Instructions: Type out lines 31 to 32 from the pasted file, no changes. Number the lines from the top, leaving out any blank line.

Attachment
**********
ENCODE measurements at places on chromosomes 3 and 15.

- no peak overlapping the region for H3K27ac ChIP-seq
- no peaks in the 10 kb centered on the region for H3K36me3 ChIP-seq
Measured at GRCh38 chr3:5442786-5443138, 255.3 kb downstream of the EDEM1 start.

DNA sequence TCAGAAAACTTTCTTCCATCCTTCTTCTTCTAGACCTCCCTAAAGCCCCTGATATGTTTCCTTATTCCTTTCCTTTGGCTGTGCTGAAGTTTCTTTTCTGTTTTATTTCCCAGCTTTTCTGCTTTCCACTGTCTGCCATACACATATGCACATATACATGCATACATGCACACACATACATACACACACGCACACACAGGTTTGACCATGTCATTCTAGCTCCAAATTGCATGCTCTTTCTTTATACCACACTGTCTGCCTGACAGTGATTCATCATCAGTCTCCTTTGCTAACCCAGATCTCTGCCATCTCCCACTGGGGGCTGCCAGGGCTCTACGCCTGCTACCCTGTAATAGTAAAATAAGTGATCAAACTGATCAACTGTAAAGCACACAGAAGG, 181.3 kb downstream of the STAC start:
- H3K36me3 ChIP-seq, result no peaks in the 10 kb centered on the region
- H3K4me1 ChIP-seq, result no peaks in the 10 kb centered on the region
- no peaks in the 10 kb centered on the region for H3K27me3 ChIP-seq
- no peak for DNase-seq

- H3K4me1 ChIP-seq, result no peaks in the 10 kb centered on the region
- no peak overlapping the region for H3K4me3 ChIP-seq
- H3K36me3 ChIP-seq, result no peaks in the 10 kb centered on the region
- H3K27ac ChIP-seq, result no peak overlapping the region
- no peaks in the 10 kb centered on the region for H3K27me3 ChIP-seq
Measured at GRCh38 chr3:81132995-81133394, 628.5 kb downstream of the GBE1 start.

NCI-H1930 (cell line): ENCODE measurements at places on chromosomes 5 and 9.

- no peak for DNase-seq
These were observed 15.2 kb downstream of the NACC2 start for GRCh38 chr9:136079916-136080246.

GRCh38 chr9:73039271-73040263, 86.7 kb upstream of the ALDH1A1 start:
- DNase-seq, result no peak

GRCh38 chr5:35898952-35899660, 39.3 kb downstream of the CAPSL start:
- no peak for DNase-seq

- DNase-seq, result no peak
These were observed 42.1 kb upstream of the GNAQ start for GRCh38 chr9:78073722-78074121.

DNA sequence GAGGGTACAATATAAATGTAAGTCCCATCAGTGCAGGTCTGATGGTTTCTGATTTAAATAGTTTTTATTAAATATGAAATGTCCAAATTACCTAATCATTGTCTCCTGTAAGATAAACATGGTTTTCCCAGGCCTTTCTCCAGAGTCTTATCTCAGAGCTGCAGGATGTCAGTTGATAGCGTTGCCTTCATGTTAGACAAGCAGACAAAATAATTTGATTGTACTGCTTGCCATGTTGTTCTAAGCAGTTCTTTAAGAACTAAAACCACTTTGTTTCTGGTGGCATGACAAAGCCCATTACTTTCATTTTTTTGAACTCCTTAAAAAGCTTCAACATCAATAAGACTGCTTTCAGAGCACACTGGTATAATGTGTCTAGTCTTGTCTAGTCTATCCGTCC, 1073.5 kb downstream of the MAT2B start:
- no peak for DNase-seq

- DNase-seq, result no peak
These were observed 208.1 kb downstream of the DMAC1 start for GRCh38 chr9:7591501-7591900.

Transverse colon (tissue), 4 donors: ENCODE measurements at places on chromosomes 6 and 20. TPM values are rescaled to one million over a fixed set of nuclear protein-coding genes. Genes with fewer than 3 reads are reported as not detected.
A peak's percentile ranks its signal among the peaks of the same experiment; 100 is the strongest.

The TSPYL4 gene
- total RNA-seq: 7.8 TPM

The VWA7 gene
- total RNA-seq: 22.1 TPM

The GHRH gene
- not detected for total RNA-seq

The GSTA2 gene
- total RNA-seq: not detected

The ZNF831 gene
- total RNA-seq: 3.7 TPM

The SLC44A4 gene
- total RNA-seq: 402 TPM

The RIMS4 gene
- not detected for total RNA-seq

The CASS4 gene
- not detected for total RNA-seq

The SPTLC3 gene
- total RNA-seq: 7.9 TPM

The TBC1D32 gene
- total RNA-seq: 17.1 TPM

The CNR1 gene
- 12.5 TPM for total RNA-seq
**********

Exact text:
The TSPYL4 gene
- total RNA-seq: 7.8 TPM